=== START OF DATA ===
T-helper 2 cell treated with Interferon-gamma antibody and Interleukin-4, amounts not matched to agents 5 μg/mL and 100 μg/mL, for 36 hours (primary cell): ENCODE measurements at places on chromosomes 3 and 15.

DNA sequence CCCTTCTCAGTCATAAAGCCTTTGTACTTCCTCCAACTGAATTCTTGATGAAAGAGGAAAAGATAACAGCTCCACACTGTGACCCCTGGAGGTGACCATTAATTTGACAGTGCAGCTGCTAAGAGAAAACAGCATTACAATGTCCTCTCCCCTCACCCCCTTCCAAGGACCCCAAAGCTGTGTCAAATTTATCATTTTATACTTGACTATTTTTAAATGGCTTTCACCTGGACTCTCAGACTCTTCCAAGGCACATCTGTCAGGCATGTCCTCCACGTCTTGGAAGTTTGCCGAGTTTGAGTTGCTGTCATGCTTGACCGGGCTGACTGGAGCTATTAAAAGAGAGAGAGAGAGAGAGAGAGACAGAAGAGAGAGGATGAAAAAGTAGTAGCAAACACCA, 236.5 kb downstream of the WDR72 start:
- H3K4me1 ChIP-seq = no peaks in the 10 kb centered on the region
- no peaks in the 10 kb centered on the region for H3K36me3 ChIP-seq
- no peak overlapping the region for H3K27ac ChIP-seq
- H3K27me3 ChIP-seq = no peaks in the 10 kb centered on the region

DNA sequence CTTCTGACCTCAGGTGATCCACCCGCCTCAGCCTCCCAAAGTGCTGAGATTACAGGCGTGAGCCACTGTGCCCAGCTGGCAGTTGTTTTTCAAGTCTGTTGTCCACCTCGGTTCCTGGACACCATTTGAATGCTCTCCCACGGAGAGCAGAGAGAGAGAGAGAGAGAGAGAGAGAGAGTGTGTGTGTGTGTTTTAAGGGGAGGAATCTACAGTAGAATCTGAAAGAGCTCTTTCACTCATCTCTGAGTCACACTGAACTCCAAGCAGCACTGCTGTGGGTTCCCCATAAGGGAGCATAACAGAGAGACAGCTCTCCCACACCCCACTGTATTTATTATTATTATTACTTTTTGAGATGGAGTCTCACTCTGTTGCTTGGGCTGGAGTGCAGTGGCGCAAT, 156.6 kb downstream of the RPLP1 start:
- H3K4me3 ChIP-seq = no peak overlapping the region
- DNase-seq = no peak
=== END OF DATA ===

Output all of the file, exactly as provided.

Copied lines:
T-helper 2 cell treated with Interferon-gamma antibody and Interleukin-4, amounts not matched to agents 5 μg/mL and 100 μg/mL, for 36 hours (primary cell): ENCODE measurements at places on chromosomes 3 and 15.

DNA sequence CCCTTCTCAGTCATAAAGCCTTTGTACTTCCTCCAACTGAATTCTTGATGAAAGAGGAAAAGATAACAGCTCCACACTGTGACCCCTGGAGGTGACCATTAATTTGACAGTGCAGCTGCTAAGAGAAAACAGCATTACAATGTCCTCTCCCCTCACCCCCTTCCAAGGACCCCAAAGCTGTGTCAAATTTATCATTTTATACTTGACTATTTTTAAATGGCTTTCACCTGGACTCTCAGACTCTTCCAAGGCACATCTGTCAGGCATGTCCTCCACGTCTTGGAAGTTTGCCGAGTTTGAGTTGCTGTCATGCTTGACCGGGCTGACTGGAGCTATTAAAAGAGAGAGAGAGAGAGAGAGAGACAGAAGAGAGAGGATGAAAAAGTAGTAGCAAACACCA, 236.5 kb downstream of the WDR72 start:
- H3K4me1 ChIP-seq = no peaks in the 10 kb centered on the region
- no peaks in the 10 kb centered on the region for H3K36me3 ChIP-seq
- no peak overlapping the region for H3K27ac ChIP-seq
- H3K27me3 ChIP-seq = no peaks in the 10 kb centered on the region

DNA sequence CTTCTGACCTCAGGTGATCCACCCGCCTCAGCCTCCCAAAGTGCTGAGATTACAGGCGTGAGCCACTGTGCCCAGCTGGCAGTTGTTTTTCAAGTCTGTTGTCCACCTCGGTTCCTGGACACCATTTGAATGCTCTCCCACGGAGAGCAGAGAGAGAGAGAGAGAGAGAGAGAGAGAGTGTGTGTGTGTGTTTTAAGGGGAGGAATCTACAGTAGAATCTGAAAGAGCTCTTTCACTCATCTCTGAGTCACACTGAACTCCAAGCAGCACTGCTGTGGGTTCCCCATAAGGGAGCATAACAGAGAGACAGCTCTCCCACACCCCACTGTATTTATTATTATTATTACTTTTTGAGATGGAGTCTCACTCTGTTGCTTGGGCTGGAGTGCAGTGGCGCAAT, 156.6 kb downstream of the RPLP1 start:
- H3K4me3 ChIP-seq = no peak overlapping the region
- DNase-seq = no peak